I'm in a rocking chair in a darkened room. The only light comes from a small flourescent over the sink and the red and green lights on the pump that is connected to my son via a line that goes into his chest. The line is not new - he has had it for several months. It serves many purposes. Tonight it feeds him antibiotics to fight the bacterial infection that has developed in his blood. I can feel the vibration of his grinding teeth in the bend of my elbow where his bald head lay. His body is curled up as tight as possible in my lap. The heat radiating from his fevered body causes my own to sweat but there is no way I'm letting him go. I think he sleeps but still his face holds a tormented look as he battles unseen harm. I am alone except for my boy. On this night I have been told I may lose him. If he makes it to daylight he will have a better chance. I look at his face and gently begin rocking the chair. This is the only position in which he can sleep. I will not sleep tonight. Prayers have been said. There are no more begging requests I can issue. I am a helpless eyewitness to the struggle my baby is facing. I begin to hum Amazing Grace.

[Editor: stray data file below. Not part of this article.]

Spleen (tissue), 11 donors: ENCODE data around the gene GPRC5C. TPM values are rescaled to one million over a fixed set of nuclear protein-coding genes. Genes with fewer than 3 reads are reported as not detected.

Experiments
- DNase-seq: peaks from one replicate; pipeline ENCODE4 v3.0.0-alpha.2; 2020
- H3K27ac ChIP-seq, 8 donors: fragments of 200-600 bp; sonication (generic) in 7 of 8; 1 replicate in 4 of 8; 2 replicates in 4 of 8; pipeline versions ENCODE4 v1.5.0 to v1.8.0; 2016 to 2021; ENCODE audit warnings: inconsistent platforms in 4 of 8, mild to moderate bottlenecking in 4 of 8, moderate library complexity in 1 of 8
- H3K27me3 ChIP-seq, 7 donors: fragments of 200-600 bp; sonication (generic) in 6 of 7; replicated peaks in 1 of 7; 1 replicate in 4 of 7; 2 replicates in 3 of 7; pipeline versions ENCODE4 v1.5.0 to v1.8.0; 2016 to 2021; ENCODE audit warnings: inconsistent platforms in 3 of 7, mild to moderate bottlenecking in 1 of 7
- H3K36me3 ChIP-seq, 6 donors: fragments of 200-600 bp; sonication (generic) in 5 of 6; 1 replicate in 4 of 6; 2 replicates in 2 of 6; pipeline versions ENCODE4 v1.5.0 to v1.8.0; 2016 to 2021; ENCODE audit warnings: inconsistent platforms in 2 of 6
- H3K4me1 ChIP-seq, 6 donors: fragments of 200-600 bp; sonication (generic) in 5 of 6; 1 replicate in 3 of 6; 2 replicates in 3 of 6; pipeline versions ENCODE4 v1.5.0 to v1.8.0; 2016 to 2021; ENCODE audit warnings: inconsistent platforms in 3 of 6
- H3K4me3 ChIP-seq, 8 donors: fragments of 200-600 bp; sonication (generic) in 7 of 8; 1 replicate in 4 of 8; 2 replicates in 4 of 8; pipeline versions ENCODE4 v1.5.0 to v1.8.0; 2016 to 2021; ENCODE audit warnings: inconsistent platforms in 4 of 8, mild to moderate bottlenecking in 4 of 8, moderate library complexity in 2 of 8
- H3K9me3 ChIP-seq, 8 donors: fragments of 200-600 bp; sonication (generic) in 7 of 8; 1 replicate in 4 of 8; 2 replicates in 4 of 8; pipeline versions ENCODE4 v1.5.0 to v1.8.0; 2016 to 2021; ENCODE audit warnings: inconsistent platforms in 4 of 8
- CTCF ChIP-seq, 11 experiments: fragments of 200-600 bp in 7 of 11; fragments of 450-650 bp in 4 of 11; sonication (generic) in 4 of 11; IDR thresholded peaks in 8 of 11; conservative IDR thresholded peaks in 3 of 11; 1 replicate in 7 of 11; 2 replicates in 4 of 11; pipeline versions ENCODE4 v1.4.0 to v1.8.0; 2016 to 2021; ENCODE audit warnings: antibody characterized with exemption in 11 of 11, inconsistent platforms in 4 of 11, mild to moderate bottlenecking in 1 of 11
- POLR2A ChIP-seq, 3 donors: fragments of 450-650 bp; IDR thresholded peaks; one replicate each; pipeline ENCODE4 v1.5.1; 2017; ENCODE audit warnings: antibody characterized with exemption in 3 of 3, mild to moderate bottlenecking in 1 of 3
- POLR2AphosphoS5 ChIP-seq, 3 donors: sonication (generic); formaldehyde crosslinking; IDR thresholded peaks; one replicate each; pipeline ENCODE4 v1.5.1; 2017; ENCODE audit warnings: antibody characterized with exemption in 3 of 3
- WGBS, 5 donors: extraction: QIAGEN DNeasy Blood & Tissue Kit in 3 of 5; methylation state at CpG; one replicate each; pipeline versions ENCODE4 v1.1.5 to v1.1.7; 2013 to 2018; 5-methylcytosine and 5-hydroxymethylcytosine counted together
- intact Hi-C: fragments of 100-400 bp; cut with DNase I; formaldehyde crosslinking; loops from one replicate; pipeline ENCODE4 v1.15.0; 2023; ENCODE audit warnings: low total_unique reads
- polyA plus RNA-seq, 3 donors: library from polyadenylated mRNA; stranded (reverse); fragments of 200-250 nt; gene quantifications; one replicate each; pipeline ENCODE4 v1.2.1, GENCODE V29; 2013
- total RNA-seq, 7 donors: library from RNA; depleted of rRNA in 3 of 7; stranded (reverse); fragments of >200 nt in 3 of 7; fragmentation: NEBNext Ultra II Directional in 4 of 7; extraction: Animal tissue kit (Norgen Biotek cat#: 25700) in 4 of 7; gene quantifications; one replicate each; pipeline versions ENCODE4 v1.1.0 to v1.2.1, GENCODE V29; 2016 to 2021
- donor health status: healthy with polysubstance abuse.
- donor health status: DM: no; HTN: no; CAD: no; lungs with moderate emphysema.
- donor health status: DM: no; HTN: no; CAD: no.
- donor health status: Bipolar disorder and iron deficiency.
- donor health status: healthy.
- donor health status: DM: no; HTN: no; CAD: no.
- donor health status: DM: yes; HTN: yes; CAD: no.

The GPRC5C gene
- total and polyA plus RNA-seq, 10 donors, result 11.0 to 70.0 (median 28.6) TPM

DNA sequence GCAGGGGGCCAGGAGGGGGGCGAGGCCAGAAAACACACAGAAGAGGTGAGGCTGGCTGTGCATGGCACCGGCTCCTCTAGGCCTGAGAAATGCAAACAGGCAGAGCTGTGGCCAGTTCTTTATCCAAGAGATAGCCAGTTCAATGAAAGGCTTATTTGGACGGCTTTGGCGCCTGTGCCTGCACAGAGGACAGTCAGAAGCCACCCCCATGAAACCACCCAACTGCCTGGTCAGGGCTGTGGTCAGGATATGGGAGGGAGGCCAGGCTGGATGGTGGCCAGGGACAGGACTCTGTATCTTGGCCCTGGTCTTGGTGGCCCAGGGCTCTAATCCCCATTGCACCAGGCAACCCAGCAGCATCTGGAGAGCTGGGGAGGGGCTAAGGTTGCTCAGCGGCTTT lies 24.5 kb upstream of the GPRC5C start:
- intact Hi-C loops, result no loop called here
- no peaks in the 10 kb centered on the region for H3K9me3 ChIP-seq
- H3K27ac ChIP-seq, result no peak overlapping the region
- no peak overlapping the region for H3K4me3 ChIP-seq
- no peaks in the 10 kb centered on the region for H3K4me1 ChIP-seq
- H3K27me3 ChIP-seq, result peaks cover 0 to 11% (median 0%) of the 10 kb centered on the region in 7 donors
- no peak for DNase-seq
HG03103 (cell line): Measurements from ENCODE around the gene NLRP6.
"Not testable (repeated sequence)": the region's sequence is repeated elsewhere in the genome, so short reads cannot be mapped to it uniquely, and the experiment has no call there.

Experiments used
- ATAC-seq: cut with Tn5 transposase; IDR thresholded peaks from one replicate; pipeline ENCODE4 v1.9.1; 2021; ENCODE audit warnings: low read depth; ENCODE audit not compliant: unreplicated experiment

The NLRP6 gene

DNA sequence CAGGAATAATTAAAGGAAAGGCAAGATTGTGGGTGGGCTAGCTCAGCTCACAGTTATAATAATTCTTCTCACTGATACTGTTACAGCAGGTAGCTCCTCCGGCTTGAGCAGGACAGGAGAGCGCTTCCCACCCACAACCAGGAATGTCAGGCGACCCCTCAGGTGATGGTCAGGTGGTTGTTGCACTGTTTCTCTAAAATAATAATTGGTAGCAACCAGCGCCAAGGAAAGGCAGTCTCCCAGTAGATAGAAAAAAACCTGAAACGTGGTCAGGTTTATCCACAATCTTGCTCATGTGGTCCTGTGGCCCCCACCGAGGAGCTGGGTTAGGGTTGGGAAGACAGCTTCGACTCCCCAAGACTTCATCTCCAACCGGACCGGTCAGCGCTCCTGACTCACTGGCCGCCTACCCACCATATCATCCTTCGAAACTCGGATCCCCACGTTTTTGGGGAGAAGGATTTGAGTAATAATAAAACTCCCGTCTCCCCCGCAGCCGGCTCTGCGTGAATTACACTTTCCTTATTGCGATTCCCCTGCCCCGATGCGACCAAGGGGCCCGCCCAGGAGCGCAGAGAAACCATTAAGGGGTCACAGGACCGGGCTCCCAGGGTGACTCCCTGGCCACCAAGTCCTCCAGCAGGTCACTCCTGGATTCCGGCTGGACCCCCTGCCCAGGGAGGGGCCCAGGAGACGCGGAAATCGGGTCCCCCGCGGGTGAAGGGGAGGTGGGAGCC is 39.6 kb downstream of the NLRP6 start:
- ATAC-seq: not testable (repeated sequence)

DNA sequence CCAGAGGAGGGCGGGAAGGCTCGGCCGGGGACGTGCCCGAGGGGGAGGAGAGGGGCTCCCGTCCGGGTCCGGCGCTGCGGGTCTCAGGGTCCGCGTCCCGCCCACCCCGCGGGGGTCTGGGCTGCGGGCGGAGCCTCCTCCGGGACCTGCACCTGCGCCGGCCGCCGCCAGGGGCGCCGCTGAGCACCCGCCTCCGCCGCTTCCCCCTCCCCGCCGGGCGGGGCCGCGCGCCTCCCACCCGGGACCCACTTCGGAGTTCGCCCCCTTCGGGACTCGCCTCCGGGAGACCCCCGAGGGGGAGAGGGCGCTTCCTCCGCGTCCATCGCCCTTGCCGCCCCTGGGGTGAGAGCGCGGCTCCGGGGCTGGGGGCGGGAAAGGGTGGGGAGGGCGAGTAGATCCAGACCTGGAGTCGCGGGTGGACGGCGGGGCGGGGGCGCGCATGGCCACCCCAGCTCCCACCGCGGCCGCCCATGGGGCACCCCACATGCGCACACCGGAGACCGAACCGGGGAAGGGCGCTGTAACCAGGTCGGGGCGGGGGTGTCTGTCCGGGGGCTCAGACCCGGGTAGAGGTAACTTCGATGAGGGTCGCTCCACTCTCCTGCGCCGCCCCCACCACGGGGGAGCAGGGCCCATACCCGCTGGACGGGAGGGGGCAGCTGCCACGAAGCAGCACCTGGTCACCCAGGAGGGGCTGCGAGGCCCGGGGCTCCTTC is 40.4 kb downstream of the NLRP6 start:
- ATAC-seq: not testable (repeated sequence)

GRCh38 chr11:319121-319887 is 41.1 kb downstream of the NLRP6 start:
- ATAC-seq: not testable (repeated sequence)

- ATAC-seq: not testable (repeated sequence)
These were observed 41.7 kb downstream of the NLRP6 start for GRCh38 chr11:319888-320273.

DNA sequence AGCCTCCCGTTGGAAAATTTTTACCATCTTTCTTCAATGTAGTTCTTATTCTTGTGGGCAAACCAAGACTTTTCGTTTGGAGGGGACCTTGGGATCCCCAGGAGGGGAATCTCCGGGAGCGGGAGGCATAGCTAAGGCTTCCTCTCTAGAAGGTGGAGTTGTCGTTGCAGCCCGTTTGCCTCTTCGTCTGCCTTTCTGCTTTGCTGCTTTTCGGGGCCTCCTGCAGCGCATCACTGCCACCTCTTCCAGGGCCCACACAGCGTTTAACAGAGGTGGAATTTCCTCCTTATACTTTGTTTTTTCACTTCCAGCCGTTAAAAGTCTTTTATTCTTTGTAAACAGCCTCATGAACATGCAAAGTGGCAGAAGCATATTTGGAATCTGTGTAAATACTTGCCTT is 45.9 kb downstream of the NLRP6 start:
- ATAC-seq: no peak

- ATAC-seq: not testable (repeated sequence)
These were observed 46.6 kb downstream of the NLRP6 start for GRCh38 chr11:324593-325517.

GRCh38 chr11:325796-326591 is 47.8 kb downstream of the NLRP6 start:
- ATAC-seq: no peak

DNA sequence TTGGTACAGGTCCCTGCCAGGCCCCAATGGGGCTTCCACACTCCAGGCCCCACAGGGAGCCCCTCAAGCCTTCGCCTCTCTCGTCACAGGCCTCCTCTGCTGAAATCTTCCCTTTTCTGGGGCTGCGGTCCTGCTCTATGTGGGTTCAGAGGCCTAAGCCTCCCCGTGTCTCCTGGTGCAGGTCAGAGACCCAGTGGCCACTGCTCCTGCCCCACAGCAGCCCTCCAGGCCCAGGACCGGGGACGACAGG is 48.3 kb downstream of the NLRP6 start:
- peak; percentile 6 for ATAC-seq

This is a piece of the experiences I had in 2002 with my son, Nathan, who was diagnosed with alveolar rhabdomyosarcoma shortly after his first birthday. He survived that night and every night since then. He now lives with no real memories of that year, only vague emotions when we go near a big white building (hospital) or smells popcorn (which the ladies in the oncology office popped every time he came in for chemotherapy). But I remember.
34 children will be diagnosed with cancer today. Of those children, one in five will not survive. If you read those statistics (78% survival rate) and think "that's good enough", what would you tell the parents of the 22% who don't survive? If my son had not made it, that would mean a zero percent survival rate. That's not good enough.
Funding has been cut for childhood cancer research. If my son had died that night, it would not have been the cancer that killed him, but the treatment. If we do not continue research into better treatments and possible cures, children will continue to die and leave devastated families behind.
Please take a moment to visit www.curesearch.org and find out ways you can help in the fight. Write your congressmen and urge them to pass the Conquer Childhood Cancer Act. Do this for the cancer kids. Do this for your kid.